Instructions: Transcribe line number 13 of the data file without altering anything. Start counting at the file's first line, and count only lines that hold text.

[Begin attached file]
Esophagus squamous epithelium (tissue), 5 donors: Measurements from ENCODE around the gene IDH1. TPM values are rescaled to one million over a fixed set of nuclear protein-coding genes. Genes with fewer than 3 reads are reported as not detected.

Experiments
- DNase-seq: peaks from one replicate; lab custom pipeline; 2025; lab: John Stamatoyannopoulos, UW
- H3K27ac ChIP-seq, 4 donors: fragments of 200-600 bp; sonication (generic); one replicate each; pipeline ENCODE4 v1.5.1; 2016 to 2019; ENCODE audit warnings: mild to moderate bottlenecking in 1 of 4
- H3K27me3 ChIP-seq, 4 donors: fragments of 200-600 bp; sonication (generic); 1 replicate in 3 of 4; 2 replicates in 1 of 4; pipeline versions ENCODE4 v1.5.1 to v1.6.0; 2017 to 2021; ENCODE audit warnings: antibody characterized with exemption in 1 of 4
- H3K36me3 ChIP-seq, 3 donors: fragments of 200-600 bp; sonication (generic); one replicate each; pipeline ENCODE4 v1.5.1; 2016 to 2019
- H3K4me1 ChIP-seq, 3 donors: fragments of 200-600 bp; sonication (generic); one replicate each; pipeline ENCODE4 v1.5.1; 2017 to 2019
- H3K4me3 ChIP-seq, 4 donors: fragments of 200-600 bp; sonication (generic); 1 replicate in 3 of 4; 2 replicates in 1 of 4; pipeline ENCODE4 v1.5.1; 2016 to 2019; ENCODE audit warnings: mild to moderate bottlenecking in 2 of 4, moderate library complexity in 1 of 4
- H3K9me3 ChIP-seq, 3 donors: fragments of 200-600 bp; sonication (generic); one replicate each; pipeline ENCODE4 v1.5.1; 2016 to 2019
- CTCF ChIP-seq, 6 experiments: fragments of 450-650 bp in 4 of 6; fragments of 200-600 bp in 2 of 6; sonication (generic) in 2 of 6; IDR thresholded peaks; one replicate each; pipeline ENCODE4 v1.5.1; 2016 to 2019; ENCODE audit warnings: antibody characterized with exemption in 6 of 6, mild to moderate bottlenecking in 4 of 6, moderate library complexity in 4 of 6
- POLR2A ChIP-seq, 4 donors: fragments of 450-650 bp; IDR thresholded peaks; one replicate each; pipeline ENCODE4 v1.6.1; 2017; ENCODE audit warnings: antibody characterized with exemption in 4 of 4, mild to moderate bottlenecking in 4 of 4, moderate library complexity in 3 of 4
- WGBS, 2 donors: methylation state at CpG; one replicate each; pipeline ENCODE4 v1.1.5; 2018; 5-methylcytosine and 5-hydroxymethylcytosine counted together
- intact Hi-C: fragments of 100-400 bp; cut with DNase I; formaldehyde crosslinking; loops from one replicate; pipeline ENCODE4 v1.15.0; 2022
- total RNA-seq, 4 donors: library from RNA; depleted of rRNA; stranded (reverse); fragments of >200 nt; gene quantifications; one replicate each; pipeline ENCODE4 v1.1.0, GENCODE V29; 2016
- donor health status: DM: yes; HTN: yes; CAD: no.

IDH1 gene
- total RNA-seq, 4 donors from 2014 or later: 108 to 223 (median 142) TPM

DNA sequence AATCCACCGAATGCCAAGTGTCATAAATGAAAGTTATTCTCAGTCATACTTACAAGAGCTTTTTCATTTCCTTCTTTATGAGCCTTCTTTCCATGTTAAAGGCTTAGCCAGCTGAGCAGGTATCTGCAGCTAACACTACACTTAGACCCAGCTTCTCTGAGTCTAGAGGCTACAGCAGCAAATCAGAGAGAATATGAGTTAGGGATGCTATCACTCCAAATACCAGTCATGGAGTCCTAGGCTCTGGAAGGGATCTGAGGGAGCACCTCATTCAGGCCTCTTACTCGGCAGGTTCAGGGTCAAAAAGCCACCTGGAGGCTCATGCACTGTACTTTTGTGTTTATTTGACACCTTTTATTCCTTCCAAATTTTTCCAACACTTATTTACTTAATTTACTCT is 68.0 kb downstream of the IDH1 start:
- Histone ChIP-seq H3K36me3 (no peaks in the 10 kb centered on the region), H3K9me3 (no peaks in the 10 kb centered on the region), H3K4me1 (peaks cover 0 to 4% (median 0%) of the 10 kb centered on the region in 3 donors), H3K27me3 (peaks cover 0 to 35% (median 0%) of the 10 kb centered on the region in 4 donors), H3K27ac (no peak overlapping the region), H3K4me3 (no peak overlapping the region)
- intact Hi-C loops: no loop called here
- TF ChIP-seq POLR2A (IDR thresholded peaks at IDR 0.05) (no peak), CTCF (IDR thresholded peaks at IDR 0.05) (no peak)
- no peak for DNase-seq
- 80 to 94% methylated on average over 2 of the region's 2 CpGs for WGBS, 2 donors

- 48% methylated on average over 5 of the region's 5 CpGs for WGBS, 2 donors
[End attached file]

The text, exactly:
- intact Hi-C: fragments of 100-400 bp; cut with DNase I; formaldehyde crosslinking; loops from one replicate; pipeline ENCODE4 v1.15.0; 2022